On April 30, 1939, President Franklin Roosevelt addressed the nation. That was nothing new—unless you were one of the few thousand lucky people who instead of listening on the radio, watched the event live on the world's first television broadcast, which took place at the New York World's Fair in Flushing Meadows Park. A little more than two years later in 1941, four years before RCA manufactured the first mass-produced TV, the handful of Americans who did own one were treated to their first commercial break.
Soon, millions of American households would welcome salespeople into their livings rooms via their televisions. In just two years between 1949 and 1951, TV ad spending grew more than tenfold from $12.3 million to $128 million, and then again multiplied nearly tenfold to $1 billion in 1955. By 1957, 450 stations were beamed to 37 million televisions from coast to coast and by the dawn of the 1960s, nine out of 10 American households were equipped with one of the bulky, glowing, furniture-encased boxes.
Today, the television ad business is a $70 billion industry, and some of the biggest stars in the world earn more from their endorsement deals than they do from their day jobs. Over the years, commercials have reflected pop culture and steered it, launched fads, helped elect political candidates, sold government policies, and made fortunes for corporations, ad agencies, and celebrity pitchmen and pitchwomen. Here are some of the most famous ads, starting with the very first commercial, which aired before the United States entered World War II.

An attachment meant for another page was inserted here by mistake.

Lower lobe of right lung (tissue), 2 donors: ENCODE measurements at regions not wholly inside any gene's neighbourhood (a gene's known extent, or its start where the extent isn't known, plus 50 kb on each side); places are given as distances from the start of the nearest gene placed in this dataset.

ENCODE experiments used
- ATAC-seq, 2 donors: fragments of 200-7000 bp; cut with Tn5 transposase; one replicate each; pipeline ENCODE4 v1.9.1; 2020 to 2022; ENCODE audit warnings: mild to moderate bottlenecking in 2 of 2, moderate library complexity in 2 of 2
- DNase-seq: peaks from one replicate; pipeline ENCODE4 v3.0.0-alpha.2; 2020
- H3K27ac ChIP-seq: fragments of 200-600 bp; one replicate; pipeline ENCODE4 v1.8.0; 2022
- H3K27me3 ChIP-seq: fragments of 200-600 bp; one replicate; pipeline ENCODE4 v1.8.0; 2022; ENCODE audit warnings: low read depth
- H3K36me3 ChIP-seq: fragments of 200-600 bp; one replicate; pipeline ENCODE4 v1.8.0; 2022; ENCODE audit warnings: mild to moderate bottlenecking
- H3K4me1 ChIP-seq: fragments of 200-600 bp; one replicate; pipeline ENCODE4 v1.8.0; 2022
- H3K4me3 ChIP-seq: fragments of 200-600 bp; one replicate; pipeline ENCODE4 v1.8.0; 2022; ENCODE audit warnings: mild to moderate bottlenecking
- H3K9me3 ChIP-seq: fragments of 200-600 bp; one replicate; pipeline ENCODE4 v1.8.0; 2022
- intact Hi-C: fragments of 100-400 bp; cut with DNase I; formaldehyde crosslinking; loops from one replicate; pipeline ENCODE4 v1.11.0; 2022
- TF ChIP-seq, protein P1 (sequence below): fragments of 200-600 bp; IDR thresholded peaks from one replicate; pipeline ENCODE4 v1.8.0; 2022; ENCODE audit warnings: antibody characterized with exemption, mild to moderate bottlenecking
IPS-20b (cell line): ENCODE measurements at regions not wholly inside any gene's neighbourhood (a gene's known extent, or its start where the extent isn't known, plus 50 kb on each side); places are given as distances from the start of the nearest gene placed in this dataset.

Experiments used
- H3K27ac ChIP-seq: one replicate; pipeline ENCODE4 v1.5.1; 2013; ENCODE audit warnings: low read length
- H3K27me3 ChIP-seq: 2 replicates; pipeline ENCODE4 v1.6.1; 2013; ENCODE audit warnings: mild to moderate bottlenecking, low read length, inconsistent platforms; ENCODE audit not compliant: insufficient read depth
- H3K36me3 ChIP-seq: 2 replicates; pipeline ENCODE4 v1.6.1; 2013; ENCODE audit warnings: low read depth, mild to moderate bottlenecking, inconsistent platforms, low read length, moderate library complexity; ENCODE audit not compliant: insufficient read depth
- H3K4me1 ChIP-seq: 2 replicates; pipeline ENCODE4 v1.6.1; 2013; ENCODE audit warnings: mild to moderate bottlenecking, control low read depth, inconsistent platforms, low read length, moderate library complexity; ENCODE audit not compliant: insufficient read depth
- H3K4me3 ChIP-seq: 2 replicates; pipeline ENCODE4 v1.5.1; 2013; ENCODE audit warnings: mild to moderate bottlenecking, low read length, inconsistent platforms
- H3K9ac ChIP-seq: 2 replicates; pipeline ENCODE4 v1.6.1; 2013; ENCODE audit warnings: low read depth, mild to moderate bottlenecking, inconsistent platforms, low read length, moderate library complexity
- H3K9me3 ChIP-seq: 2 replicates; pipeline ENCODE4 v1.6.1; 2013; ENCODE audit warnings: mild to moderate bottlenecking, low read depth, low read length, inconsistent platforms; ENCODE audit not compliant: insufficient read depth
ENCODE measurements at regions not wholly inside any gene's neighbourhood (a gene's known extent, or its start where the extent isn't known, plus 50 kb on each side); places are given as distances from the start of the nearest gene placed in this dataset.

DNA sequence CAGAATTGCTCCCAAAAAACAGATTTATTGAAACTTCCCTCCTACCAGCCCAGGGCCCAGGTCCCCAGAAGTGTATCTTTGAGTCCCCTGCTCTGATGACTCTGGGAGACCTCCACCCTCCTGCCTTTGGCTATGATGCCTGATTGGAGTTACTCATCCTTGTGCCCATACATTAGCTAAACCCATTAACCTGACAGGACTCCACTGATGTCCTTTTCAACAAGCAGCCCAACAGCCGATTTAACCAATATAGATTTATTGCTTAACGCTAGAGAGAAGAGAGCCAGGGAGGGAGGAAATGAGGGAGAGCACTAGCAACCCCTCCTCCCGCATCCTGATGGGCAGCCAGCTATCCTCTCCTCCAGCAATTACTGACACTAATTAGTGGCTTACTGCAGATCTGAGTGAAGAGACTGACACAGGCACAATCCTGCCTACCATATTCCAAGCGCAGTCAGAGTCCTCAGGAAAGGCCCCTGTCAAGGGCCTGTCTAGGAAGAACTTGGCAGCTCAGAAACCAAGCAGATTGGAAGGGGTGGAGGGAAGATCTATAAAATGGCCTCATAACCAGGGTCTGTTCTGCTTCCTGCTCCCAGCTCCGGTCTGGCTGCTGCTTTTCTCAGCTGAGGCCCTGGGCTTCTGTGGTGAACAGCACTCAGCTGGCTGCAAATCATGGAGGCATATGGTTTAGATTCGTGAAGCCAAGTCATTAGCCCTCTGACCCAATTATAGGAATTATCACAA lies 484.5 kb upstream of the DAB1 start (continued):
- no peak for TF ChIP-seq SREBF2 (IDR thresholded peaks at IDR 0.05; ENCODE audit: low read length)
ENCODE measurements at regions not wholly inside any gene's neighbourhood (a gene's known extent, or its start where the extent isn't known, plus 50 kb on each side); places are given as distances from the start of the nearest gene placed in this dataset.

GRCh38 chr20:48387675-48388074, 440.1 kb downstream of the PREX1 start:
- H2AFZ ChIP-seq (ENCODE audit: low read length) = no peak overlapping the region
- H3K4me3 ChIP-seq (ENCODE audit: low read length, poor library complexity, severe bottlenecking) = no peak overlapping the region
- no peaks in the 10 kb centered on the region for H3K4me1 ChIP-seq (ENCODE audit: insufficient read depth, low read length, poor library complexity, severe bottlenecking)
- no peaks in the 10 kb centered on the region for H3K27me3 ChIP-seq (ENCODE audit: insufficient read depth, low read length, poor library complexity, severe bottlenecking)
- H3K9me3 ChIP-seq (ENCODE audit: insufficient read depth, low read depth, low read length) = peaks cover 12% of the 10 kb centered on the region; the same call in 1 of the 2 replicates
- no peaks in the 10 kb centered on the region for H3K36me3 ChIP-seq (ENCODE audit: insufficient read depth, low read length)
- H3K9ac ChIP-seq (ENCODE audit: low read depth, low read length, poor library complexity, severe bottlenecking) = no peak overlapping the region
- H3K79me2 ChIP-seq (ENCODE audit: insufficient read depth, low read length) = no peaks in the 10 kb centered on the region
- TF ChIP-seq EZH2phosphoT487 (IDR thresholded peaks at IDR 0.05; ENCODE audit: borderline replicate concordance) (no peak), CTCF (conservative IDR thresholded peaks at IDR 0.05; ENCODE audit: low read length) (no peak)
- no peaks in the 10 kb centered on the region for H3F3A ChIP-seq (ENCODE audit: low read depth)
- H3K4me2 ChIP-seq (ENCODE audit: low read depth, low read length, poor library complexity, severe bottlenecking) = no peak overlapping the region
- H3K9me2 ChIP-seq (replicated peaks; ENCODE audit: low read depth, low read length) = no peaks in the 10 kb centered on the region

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On July 1, 1941, a television broadcast of the Philadelphia Phillies vs. the Brooklyn Dodgers was interrupted for an event that would change the course of history—sports history, television history, retail history, advertising history, and U.S. history. That day, the Bulova Watch Co. aired the world's first television commercial, which cost the company $9, including $5 in station charges and $4 in air charges.
By 1942, the country was at war, and newsreels were dazzling theater patrons with impressive new footage of flying war machines like the B-17 Flying Fortress. In keeping with the national mood, Oldsmobile unveiled what it dubbed the 60 B-44, a car that Olds likened to U.S bomber planes with an ad that sold the machine on its heft, durability, and power.
In 1943, war dominated the American consciousness, and Bette Davis was one of many stars who lent her celebrity to the cause. In a PSA titled "Present With a Future," the actress urged Americans to buy war bonds for Christmas instead of traditional gifts. When her kids griped that they wanted toys and a bike, Davis urged them to consider that her idea for a gift was much better because it would allow them to "celebrate future Christmases in peace."